Michael Smith: Urban Wild – On View January 15, 2022
Michael Smith: Urban Wild
On View Saturday, January 15, 2022
buried in the deep-down dark.”
Robert Macfarlane, Underland: A Deep Time Journey, 2020
TrépanierBaer is pleased to open the New Year with Michael Smith: Urban Wild, a new suite of bold, lush landscape paintings. The direct result of the artist’s resurfacing from a long COVID lockdown in 2021, the paintings presented in Urban Wild derive from drawings executed en plein air in various locations in and around Montréal.
These direct works express a sense, as Henry David Thoreau once wrote that “..wildness is the preservation of the world”. Through these extraordinary and visceral paintings, the viewer senses the artist’s need, after months of isolation and insulation, to reconnect with the primal energy and “primitive vigor of Nature, ” as so aptly noted by Thoreau. A sentiment that many of us felt and continue to feel as the reality of COVID continues to linger, and we are more and more isolated.
Smith’s visits to the wooded environs outside his home and drawing – in situ – places him in the long line of artists who acknowledged the importance creating en plein air and making portraits of the natural environs that surrounded them: from Pierre-Henri de Valenciennes at the beginning of the 19th century; to the Macchioli painters outside Florence in the late 1850s; and notable French painters such as Monet, Renoir, Sisley and Bezille from the 1860s onward; to Tom Thomson and Group of Seven painters in Canada during the 1920s and early 30s.
We hope that you will be able to join us over the next several weeks to view Michael Smith’s latest work.
As Michael Smith has noted:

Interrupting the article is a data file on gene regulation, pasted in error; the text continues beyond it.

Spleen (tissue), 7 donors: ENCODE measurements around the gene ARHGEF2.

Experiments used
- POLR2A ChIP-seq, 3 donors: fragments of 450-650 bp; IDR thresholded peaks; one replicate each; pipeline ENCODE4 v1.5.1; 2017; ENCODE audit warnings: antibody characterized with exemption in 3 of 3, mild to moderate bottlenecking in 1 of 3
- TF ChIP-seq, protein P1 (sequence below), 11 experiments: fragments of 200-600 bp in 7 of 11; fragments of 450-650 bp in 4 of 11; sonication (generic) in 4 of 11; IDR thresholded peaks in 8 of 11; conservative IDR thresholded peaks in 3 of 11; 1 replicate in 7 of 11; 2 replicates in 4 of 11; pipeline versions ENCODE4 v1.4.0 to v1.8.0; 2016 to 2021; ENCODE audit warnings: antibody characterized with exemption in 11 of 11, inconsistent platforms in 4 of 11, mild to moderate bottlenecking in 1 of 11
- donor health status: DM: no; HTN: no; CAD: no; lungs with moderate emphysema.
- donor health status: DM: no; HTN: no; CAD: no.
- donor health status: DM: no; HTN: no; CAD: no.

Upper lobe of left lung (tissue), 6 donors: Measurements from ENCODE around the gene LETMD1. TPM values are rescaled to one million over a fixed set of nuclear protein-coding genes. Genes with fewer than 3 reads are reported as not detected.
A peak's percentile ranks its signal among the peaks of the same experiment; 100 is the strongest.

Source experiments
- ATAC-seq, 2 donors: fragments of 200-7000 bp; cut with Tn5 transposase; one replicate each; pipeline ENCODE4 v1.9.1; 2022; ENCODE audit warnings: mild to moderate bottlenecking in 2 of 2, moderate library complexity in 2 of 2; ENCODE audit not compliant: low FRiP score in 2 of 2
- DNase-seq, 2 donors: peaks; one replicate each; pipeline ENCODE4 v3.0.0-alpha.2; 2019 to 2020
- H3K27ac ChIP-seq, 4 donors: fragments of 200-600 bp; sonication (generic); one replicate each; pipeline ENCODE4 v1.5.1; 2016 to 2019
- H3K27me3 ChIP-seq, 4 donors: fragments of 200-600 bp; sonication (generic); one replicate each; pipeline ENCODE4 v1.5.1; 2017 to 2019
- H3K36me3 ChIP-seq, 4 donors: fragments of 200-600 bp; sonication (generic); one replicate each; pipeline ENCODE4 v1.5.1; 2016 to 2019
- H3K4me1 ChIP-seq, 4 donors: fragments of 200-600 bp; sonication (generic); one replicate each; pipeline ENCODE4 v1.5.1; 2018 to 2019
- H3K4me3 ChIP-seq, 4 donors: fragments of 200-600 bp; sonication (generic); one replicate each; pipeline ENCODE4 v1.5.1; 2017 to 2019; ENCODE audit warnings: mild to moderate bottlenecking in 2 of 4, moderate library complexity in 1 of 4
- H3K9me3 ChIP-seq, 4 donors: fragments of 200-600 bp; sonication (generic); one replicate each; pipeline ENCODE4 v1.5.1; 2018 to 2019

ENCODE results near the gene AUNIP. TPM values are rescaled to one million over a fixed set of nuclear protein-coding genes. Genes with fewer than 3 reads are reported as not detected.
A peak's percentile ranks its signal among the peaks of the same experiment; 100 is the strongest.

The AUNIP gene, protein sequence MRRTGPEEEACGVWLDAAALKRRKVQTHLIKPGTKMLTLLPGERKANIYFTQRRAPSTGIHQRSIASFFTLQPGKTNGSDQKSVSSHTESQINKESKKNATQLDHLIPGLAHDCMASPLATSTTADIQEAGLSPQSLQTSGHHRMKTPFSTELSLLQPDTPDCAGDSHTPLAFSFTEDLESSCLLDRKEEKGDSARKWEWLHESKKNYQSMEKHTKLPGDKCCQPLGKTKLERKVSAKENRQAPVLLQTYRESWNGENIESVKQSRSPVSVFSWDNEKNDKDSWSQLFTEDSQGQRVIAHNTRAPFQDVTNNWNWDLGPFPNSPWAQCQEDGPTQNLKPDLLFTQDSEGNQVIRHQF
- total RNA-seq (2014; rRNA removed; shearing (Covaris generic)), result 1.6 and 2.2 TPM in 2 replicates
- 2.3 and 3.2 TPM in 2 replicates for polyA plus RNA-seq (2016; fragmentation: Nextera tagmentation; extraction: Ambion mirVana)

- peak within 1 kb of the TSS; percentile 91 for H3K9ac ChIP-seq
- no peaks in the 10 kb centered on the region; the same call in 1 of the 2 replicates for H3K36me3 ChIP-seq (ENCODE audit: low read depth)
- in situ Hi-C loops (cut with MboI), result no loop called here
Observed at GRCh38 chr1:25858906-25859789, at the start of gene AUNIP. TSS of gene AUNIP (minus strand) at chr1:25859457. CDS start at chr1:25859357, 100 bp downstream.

After a long lockdown, spring 2021 invited me outside, exploring woodlands in and around Montreal and consequently to make many drawings plein air. In the drawings every mark became a direct process of physical transference – a kind of somatic rapture for the everyday, the commonplace.
I would position myself in the woodlands surrounded, and in direct physical contact with, the terrain I was drawing – shoots, twigs, mud often became inadvertent graphic mediums. The requirement was to immerse myself as much in the material moment as possible.
It is this fresh and uncluttered approach that re-presents materiality through observation and sensation. I wanted to eliminate as many determinants as possible that might obstruct or distance me from seeing. With the larger paintings I would surround myself in the studio with these drawings, rekindling an active memory-bank of sites and sensations of this Urban Wild.
These works also begin to address what I consider to be ‘a coming up for air’ or ‘surfacing’ after the literal immersion that took place in preparation for my previous body of work, Underland, inspired by the caves of S W France. Being inside the caves is like dipping into a kind of dank and cold eternity where the constant dripping of water – a metronome of infinite time continues un-interrupted for millennia. You feel this sense of the earth as a grave, and everything held in abeyance even for the hour or two of visiting. So, exiting the cave, coming up for air, is exhilarating. The recent works in this exhibition, Urban Wild, represent my emergence from a time of ‘lockdown’ and a return to the world outside.